Sony had a reason to make the PS4 Pro, they were coupling it with the PSVR system as a way to better support the taxing requirements of VR. PSVR would still work with an old PS4, but at a lower resolution. The Pro would support VR with better specs. I would argue that Sony has been innovating this generation, albeit far less than Nintendo. The PSVR push was very strong, and I feel like it got modern VR sets into people's homes in great numbers. 3 of my 5 closest friends with PS4s all picked up PSVR (I didn't get one myself, although I've played one quite a bit). Sony also did a decent amount of work on their Playlink idea, where people can play party type games using their cell phones and the PS4.

The Xbox One X, however, seems like such a bizarre market decision. Xbox has put such little focus on first party exclusives, that there's little reason to get an Xbox One X. There's no VR, and they've abandoned Kinect, so the X just plays the mostly multi-plats a little better (I consider PC games to be multi-plat). It does 4K better than the PS4 Pro, sure, but I have maybe 35 PS4 games I can't get on the XB1X. I realize a lot of people can't handle games like Forza Horizon 4 on their PC, so I understand the XB1X's appeal on that front.
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How is Nintendo doing attracting third party developers for the Switch? My understanding is that they have been heavily reliant on first party games for quite some time.
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frumpish wrote:
How is Nintendo doing attracting third party developers for the Switch? My understanding is that they have been heavily reliant on first party games for quite some time.


Two years after the Switch's release, there are 1,960 games available for it in North America (including the shovelware). At a rough estimate, ~230 of those are available on game cards; the rest are eShop-only. In contrast, the Wii U had a total of 157 games (counting games distributed by physical disc only) as of mid-2016 (when it was 3 1/2 years old).

So I think it's doing fine.
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I remember the GameCube having a lot of third-party titles that were also available on PS2 and Xbox, and very few first-party titles. And I think the Wii had a lot of exclusive third-party titles and relatively few first-party titles (the first-party Virtual Console games is pretty decently sized). The Wii U I thought discouraged third-party publishers from making games for that console because of the GamePad. The Switch is more traditional (even though it is a hybrid), and I guess it was easier for third-party publishers to make games whether Switch exclusive or also available on Xbox One or PS4.
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frumpish wrote:
How is Nintendo doing attracting third party developers for the Switch? My understanding is that they have been heavily reliant on first party games for quite some time.
Pretty well. Someone in our game group gave a Steam gift card as a gift to someone else. That someone else had a sheepish look. He appreciated the gift, but TBH, he hasn't purchased games on Steam for a long time, ever since he got his Switch. Indeed, every time we tried out a new game, I'd check online, and realize to my delight that the game was also on Steam (I still don't have a Switch). People joked it'd be "game over" if Switch ever supported Steam, but.. it looks like they're close enough.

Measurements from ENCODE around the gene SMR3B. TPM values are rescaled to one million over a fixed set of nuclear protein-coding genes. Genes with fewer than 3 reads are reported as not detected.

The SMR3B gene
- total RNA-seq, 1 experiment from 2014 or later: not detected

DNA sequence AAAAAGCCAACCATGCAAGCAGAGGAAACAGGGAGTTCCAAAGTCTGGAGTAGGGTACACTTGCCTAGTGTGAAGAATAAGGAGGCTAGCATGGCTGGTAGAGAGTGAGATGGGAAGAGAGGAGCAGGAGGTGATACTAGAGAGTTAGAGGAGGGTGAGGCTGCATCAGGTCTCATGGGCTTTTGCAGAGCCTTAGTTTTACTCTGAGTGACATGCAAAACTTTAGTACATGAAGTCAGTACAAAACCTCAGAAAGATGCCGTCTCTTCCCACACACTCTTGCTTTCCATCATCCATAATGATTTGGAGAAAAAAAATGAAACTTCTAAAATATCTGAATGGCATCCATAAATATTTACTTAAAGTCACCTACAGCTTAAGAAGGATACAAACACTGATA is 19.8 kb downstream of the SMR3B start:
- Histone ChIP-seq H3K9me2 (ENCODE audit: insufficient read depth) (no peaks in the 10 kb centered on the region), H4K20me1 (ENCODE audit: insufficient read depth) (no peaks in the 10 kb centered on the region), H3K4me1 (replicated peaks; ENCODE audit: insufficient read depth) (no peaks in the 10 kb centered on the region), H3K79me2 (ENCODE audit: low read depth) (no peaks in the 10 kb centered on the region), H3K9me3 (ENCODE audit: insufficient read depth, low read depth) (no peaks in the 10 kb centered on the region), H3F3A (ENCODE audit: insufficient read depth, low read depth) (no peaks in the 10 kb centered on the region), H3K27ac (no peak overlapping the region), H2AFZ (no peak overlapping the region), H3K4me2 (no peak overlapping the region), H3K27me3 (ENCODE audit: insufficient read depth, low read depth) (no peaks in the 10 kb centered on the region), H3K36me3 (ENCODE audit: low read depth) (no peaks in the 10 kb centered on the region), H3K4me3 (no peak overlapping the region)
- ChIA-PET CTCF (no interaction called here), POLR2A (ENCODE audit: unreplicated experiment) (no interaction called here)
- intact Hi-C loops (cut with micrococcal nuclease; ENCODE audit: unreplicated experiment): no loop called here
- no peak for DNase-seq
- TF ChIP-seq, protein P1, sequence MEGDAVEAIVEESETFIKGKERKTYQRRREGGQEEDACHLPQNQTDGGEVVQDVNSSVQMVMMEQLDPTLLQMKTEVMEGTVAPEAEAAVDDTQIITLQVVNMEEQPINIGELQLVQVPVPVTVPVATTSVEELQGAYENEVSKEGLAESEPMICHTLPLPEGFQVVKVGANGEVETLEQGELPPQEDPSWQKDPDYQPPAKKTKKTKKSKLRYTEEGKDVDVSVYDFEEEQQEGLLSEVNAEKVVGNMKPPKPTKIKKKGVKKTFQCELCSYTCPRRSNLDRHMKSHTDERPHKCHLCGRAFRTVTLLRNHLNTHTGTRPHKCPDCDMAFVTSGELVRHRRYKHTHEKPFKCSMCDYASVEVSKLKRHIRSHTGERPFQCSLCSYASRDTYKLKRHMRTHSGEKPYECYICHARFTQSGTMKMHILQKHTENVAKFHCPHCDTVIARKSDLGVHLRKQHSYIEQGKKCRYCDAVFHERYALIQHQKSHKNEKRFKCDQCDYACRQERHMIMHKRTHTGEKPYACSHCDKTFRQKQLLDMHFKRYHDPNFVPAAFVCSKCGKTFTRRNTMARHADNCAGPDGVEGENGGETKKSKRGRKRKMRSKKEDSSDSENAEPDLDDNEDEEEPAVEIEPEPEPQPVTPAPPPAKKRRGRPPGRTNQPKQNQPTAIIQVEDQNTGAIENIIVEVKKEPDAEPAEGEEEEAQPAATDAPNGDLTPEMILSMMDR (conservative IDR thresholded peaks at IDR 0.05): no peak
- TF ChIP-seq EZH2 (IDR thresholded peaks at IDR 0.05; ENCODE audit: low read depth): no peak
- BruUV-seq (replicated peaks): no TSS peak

Also, I took notes and got him a Nintendo gift card next time around

GibbRS wrote:
krux wrote:
I do find it interesting that Sony and Microsoft keep choosing muscle over innovation, namely because it seems to give Nintendo free reign to go in their own direction. It's still a little early to say, but every indication is that both Sony and Microsoft will double down in the direction they went with PS4 Pro and Xbox One X and try to have the biggest, baddest console on the block. Nintendo, meanwhile, saves money by not aggressively going after next generation CPUs and GPUs and draws gamers with innovation, and neither competitor tries to directly compete.


Sony had a reason to make the PS4 Pro, they were coupling it with the PSVR system as a way to better support the taxing requirements of VR. PSVR would still work with an old PS4, but at a lower resolution. The Pro would support VR with better specs. I would argue that Sony has been innovating this generation, albeit far less than Nintendo. The PSVR push was very strong, and I feel like it got modern VR sets into people's homes in great numbers. 3 of my 5 closest friends with PS4s all picked up PSVR (I didn't get one myself, although I've played one quite a bit). Sony also did a decent amount of work on their Playlink idea, where people can play party type games using their cell phones and the PS4.

The Xbox One X, however, seems like such a bizarre market decision. Xbox has put such little focus on first party exclusives, that there's little reason to get an Xbox One X. There's no VR, and they've abandoned Kinect, so the X just plays the mostly multi-plats a little better (I consider PC games to be multi-plat). It does 4K better than the PS4 Pro, sure, but I have maybe 35 PS4 games I can't get on the XB1X. I realize a lot of people can't handle games like Forza Horizon 4 on their PC, so I understand the XB1X's appeal on that front.
From what I've heard, the tables have turned with indies... One dev at a con said (about the 360) "M$ didn't just drop the ball. They threw it!". With current-gen, PS is the one getting flack from indies.